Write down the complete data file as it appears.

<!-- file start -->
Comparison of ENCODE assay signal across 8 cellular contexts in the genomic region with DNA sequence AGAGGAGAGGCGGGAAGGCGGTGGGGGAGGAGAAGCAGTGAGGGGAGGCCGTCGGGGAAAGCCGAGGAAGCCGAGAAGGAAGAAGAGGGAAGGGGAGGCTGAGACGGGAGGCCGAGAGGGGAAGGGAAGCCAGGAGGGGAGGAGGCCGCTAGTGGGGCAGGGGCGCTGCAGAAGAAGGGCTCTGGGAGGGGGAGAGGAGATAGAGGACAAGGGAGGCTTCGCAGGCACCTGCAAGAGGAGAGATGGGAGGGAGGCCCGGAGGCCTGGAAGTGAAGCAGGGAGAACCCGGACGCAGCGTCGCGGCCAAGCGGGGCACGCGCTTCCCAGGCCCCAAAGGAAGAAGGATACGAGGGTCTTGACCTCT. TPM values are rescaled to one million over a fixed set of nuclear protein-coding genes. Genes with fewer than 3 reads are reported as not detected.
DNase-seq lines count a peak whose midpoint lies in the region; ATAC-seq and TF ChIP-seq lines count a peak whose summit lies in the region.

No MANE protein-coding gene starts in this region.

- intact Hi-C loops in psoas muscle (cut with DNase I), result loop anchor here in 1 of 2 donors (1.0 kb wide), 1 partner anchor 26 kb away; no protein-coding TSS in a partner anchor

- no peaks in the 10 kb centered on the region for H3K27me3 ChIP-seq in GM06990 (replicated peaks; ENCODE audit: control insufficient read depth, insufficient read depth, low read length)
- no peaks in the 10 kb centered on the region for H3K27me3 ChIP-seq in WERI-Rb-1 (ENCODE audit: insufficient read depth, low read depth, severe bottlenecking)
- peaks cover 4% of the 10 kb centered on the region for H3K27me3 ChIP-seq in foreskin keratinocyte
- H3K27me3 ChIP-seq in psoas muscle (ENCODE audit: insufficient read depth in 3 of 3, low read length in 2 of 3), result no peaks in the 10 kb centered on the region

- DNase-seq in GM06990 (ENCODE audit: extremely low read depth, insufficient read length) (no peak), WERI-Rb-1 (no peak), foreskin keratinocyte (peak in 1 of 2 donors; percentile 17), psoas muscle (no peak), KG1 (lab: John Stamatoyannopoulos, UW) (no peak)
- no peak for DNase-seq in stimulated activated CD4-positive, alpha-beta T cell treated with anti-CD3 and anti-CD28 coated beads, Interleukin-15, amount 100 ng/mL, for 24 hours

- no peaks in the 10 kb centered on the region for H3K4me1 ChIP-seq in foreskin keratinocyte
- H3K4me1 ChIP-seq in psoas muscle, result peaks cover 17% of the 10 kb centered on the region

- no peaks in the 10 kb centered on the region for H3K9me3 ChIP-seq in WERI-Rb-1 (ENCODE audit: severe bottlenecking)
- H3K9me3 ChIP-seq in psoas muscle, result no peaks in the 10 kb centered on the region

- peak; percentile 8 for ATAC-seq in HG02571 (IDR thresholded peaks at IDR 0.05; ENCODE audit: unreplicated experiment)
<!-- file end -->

Comparison of ENCODE assay signal across 8 cellular contexts in the genomic region with DNA sequence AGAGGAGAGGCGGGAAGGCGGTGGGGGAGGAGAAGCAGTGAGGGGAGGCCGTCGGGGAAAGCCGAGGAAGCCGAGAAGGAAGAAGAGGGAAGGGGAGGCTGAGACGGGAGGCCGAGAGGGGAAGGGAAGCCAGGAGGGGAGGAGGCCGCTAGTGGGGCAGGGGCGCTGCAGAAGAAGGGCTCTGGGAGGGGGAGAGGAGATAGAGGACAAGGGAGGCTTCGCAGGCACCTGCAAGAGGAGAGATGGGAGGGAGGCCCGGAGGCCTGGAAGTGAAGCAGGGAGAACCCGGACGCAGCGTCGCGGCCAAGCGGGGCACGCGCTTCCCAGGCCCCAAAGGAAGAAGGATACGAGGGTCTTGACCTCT. TPM values are rescaled to one million over a fixed set of nuclear protein-coding genes. Genes with fewer than 3 reads are reported as not detected.
DNase-seq lines count a peak whose midpoint lies in the region; ATAC-seq and TF ChIP-seq lines count a peak whose summit lies in the region.

No MANE protein-coding gene starts in this region.

- intact Hi-C loops in psoas muscle (cut with DNase I), result loop anchor here in 1 of 2 donors (1.0 kb wide), 1 partner anchor 26 kb away; no protein-coding TSS in a partner anchor

- no peaks in the 10 kb centered on the region for H3K27me3 ChIP-seq in GM06990 (replicated peaks; ENCODE audit: control insufficient read depth, insufficient read depth, low read length)
- no peaks in the 10 kb centered on the region for H3K27me3 ChIP-seq in WERI-Rb-1 (ENCODE audit: insufficient read depth, low read depth, severe bottlenecking)
- peaks cover 4% of the 10 kb centered on the region for H3K27me3 ChIP-seq in foreskin keratinocyte
- H3K27me3 ChIP-seq in psoas muscle (ENCODE audit: insufficient read depth in 3 of 3, low read length in 2 of 3), result no peaks in the 10 kb centered on the region

- DNase-seq in GM06990 (ENCODE audit: extremely low read depth, insufficient read length) (no peak), WERI-Rb-1 (no peak), foreskin keratinocyte (peak in 1 of 2 donors; percentile 17), psoas muscle (no peak), KG1 (lab: John Stamatoyannopoulos, UW) (no peak)
- no peak for DNase-seq in stimulated activated CD4-positive, alpha-beta T cell treated with anti-CD3 and anti-CD28 coated beads, Interleukin-15, amount 100 ng/mL, for 24 hours

- no peaks in the 10 kb centered on the region for H3K4me1 ChIP-seq in foreskin keratinocyte
- H3K4me1 ChIP-seq in psoas muscle, result peaks cover 17% of the 10 kb centered on the region

- no peaks in the 10 kb centered on the region for H3K9me3 ChIP-seq in WERI-Rb-1 (ENCODE audit: severe bottlenecking)
- H3K9me3 ChIP-seq in psoas muscle, result no peaks in the 10 kb centered on the region

- peak; percentile 8 for ATAC-seq in HG02571 (IDR thresholded peaks at IDR 0.05; ENCODE audit: unreplicated experiment)